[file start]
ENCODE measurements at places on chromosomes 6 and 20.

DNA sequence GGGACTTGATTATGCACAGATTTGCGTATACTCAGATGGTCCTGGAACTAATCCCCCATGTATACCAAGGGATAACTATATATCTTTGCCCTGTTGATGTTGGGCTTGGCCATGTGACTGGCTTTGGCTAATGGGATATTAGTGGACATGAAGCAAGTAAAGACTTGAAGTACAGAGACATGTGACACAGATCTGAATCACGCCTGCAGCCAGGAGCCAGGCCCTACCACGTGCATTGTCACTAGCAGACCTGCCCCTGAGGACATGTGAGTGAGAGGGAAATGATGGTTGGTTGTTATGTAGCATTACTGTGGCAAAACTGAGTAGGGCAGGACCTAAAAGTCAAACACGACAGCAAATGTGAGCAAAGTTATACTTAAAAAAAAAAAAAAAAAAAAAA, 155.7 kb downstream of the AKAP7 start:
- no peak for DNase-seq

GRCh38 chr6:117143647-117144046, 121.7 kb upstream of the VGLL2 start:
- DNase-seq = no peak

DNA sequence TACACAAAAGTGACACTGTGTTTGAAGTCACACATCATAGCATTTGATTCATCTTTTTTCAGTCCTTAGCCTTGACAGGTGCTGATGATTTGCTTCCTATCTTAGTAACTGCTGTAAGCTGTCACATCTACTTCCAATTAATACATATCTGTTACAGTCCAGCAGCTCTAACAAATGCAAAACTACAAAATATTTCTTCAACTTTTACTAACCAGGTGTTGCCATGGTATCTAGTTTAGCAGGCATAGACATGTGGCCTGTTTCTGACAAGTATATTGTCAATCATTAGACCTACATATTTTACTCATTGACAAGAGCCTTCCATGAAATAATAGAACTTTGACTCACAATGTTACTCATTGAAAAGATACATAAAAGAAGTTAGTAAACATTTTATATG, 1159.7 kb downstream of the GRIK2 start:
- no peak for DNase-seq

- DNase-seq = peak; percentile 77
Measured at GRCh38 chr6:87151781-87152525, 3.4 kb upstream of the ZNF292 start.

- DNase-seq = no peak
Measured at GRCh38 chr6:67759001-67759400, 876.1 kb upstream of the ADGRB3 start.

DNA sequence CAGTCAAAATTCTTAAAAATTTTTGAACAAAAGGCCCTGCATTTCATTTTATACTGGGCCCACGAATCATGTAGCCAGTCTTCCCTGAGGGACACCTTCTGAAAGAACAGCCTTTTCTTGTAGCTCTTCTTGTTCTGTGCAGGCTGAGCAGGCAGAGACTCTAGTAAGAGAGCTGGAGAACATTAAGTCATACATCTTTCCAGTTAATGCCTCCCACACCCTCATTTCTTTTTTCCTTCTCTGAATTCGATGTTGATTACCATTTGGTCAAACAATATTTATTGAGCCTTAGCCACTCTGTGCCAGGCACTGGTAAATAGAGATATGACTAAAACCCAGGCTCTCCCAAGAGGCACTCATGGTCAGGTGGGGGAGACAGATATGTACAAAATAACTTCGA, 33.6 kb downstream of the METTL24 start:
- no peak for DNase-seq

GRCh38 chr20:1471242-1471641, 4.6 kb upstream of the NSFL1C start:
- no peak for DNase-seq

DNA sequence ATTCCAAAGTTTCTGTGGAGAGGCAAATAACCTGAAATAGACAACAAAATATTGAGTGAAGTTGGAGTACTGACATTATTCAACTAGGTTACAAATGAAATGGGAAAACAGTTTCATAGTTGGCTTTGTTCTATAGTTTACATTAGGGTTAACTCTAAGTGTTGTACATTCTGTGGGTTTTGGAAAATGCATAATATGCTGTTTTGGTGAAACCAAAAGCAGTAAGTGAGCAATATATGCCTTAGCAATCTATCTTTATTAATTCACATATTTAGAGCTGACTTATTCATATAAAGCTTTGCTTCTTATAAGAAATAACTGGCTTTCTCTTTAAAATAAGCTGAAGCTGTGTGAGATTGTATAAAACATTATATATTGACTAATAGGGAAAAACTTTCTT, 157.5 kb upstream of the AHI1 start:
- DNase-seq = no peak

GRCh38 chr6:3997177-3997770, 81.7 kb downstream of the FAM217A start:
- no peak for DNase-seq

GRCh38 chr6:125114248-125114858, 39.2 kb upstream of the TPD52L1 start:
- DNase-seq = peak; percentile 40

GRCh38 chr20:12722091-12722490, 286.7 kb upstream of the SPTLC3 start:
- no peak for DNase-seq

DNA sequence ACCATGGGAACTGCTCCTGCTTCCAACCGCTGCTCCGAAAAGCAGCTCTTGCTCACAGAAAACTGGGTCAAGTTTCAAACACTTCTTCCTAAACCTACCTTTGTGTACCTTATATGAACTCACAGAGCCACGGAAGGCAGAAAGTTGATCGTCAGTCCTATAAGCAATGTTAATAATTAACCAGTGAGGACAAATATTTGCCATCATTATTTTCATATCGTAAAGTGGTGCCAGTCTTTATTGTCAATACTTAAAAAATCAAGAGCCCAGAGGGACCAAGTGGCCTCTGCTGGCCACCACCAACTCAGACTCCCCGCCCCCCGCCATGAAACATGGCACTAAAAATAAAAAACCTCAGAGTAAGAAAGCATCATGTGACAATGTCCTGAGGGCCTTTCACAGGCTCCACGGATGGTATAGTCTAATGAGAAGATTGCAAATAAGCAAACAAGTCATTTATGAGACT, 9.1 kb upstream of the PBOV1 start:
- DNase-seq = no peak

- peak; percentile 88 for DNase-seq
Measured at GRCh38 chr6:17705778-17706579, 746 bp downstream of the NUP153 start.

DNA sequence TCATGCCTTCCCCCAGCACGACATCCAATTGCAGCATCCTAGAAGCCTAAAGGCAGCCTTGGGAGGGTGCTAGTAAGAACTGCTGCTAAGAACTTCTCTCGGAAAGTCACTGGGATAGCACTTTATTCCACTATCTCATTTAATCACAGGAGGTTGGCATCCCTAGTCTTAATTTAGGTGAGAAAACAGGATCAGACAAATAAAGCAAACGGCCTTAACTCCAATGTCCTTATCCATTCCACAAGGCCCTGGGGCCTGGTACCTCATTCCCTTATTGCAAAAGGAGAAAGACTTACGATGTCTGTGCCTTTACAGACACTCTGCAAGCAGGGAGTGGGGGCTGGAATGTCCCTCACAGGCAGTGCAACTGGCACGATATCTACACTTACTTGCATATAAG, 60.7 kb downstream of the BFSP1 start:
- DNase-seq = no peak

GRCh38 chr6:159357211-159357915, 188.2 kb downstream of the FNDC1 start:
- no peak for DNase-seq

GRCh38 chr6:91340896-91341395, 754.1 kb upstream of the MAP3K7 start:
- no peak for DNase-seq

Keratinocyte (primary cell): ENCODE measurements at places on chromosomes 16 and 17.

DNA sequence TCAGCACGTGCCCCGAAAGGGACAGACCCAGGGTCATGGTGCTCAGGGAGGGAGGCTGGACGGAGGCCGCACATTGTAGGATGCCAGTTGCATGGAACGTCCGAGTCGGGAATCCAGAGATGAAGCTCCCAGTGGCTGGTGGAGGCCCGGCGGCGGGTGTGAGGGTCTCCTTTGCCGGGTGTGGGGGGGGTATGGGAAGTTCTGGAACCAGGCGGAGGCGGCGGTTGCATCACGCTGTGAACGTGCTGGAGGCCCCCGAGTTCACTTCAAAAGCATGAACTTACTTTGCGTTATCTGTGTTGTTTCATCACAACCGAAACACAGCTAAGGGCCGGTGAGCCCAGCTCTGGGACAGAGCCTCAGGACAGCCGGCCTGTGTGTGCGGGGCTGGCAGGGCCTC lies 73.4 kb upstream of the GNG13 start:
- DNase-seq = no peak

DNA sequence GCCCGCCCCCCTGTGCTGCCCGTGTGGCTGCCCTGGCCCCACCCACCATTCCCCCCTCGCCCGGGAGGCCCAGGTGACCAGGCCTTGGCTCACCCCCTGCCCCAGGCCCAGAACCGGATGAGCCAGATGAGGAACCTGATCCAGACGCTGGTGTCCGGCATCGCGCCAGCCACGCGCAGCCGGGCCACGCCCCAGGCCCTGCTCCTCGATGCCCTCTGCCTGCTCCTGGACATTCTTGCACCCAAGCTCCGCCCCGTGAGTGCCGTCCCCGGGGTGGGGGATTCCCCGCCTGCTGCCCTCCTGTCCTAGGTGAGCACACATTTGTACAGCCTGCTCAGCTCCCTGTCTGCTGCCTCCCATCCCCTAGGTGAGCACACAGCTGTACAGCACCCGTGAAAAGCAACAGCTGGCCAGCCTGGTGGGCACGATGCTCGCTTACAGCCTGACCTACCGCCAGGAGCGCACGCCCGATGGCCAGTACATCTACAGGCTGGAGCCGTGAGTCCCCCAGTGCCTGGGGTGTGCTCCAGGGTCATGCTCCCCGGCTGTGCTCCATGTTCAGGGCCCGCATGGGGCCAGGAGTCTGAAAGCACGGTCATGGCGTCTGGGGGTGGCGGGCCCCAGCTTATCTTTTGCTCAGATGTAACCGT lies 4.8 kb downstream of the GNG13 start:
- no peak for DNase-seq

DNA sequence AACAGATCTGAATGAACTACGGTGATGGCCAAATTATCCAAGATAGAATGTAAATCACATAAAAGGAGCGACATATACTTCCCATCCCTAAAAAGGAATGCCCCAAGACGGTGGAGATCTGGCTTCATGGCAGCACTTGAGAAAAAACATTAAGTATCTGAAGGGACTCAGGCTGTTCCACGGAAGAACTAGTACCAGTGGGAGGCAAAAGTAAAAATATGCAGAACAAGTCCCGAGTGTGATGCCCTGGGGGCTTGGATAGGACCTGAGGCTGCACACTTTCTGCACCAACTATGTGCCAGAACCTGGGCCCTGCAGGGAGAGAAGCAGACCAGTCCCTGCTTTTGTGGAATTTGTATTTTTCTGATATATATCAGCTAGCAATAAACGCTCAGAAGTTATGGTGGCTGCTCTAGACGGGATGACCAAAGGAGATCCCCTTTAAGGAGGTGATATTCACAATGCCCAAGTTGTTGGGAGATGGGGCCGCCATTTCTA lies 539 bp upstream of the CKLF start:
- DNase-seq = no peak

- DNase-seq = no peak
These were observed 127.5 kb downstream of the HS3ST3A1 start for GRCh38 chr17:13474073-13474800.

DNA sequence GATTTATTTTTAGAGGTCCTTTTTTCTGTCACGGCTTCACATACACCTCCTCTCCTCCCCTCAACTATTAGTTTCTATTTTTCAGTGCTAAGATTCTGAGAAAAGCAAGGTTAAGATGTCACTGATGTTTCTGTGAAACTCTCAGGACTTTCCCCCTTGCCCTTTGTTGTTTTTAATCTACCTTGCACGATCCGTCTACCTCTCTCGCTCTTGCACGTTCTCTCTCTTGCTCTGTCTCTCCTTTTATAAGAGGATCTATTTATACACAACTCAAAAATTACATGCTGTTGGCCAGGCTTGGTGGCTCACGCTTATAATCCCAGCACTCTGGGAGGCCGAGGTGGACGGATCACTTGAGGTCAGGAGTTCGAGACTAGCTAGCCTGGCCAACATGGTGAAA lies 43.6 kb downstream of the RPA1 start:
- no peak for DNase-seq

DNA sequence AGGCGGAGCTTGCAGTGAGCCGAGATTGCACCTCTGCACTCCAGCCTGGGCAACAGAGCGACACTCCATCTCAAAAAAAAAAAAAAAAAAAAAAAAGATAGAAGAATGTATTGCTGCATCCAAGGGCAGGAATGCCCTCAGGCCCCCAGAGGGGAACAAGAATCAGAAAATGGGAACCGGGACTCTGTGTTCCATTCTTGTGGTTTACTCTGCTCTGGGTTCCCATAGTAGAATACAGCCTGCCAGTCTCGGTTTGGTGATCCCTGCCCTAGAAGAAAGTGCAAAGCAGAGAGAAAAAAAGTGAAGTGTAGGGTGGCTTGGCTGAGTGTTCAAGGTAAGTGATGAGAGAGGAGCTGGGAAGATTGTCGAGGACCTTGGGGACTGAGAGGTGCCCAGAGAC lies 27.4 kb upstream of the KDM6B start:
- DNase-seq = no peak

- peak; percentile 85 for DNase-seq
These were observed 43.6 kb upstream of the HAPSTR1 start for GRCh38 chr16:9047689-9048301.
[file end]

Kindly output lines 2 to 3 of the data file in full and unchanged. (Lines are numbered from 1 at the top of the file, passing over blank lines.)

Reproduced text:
DNA sequence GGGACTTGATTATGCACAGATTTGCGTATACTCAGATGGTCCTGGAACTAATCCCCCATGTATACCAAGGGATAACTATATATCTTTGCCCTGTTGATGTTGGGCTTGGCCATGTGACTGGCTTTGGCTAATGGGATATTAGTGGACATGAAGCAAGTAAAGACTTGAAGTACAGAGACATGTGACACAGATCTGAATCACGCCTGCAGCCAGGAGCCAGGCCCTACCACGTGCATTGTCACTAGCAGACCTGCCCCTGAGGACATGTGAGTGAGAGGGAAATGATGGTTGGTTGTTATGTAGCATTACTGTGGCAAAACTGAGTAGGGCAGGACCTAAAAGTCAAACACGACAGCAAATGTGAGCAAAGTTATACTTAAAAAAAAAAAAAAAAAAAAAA, 155.7 kb downstream of the AKAP7 start:
- no peak for DNase-seq